Human activities such as agriculture and mining are leading causes of water pollution worldwide. Individual contaminants are known to negatively affect microbial communities. However, the effect of multifaceted pollution on these communities is less well understood. We investigated, using next-generation sequencing of the 16S rRNA genes, the effects of multisource (i.e., fertilizer industry and mining) chronic pollution on bacterial and archaeal communities in water and sediments from the Olifants River catchment, South Africa. Water samples showed less microbial species diversity than sediments and both habitats displayed different microbial communities. Within each of these habitats, pollution had no effect on alpha diversity but shaped the microbial composition and taxonomy-based predicted functions. Certain prokaryotic taxa and functional groups were indicative of different degrees of pollution. Heterotrophic taxa (e.g., Flavobacterium sp.) and sulphur-oxidizing bacteria (i.e., Thiobacillus sp.) were indicators of pollution in water and sediments, respectively. Ultimately, this information could be used to develop microbial indicators of water quality degradation.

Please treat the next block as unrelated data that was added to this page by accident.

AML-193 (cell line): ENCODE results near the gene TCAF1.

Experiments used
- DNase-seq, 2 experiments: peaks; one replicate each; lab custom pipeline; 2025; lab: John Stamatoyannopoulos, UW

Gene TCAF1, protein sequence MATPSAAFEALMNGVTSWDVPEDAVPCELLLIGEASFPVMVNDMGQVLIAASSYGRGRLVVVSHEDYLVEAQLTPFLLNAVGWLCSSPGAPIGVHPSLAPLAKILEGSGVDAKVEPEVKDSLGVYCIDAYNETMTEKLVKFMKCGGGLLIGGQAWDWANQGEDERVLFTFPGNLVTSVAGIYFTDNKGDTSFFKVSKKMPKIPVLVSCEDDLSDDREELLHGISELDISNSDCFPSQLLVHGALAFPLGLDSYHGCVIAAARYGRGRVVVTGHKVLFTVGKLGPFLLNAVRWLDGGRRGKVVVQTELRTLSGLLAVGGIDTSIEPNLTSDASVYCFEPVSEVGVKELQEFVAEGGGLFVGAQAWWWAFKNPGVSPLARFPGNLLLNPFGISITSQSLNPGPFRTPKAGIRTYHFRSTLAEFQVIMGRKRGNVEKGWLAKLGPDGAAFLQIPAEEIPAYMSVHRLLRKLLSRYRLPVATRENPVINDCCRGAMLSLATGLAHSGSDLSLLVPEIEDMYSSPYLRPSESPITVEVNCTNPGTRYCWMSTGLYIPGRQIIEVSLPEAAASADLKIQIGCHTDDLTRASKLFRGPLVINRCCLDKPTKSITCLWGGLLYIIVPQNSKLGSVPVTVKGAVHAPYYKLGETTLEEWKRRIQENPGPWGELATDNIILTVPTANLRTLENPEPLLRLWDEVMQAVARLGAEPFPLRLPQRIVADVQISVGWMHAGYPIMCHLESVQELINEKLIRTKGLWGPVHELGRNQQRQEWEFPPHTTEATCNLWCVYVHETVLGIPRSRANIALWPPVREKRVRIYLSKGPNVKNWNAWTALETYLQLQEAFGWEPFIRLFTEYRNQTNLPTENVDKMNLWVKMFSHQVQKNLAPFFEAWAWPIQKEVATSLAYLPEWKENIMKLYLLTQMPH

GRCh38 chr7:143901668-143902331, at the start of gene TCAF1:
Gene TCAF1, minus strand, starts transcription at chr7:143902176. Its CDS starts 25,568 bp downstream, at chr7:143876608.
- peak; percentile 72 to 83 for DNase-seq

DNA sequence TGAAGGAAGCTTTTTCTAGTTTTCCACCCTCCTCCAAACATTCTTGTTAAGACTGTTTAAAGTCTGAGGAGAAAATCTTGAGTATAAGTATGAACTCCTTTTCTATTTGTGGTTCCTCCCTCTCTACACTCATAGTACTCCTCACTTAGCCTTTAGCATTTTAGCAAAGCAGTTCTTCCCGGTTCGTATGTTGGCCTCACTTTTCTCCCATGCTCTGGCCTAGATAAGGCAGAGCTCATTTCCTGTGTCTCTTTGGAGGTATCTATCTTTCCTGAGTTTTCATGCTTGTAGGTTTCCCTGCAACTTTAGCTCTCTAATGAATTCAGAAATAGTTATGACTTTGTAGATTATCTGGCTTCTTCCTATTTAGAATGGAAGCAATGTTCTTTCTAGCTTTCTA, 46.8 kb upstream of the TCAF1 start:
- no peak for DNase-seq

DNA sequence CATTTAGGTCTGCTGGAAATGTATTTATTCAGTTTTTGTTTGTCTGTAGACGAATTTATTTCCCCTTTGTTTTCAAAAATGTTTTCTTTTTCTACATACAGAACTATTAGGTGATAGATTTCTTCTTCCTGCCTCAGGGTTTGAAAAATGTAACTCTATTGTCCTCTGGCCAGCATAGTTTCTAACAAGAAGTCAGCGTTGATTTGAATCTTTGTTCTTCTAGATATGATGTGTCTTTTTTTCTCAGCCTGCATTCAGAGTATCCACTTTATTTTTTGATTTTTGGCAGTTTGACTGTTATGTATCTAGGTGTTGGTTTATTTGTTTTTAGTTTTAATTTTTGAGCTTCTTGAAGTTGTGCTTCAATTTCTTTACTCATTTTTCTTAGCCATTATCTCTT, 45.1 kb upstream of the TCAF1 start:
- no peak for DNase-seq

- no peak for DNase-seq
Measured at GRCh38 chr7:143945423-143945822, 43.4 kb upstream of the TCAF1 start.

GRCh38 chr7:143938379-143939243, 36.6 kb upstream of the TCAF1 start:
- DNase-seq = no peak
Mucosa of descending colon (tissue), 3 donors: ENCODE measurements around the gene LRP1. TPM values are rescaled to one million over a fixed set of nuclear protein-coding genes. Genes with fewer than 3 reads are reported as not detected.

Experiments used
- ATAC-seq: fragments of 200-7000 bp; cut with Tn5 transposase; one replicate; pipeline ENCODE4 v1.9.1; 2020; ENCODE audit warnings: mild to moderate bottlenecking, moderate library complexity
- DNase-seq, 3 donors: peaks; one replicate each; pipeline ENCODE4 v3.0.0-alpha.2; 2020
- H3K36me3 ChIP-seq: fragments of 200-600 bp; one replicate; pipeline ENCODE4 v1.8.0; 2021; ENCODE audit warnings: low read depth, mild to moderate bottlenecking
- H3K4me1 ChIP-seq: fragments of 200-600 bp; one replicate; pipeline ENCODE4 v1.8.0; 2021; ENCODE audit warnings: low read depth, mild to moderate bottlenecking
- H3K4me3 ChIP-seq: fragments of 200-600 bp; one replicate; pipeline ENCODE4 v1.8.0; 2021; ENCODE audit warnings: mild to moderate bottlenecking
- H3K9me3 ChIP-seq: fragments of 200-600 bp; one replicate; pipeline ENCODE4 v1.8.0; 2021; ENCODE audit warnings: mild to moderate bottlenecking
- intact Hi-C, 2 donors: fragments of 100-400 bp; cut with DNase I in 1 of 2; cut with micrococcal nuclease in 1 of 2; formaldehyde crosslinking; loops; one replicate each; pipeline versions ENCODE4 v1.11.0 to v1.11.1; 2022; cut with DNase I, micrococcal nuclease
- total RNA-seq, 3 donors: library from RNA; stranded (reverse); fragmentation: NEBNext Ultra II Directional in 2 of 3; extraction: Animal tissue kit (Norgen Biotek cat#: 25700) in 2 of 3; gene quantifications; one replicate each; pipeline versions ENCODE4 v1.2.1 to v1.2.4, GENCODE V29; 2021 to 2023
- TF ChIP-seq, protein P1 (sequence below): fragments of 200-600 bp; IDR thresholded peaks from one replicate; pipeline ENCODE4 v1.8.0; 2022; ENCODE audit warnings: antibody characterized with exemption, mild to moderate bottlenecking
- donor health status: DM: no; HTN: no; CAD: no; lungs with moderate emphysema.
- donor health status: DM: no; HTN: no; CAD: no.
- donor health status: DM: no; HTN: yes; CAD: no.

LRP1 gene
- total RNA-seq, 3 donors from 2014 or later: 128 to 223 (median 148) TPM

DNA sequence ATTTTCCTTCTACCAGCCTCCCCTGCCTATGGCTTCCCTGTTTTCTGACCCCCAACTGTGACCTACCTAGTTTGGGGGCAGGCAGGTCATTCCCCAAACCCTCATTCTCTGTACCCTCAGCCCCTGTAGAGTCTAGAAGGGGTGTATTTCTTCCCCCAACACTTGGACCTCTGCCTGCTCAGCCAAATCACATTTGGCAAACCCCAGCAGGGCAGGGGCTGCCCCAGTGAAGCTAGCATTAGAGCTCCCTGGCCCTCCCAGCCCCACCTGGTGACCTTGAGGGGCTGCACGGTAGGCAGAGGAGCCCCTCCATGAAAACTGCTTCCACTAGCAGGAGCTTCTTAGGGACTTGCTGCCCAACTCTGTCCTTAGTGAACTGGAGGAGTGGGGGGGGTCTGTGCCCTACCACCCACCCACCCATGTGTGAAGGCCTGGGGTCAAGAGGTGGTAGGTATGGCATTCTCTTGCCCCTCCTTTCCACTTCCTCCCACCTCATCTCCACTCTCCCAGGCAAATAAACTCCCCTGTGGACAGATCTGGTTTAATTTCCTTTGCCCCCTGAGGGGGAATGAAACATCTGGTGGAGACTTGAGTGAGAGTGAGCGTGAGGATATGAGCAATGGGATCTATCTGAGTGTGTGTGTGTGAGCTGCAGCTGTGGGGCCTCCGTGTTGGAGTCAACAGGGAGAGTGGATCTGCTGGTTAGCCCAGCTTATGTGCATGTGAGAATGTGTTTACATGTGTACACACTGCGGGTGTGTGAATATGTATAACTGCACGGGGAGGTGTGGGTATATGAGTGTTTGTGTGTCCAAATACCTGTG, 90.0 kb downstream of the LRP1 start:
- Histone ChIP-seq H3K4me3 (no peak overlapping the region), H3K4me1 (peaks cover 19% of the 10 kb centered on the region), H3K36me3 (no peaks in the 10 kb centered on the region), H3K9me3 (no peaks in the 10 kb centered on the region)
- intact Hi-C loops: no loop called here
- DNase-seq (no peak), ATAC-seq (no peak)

Asunto(s)
Archaea/efectos de los fármacos , Bacterias/efectos de los fármacos , Sedimentos Geológicos/microbiología , Microbiota/efectos de los fármacos , Ríos/microbiología , Contaminantes del Agua/toxicidad , Archaea/genética , Bacterias/genética , Sedimentos Geológicos/química , Minería , ARN Ribosómico 16S/genética , Ríos/química , Sudáfrica
12.
G3 (Bethesda) ; 10(9): 3099-3108, 2020 09 02.
Artículo en Inglés | MEDLINE | ID: mdl-32631950

RESUMEN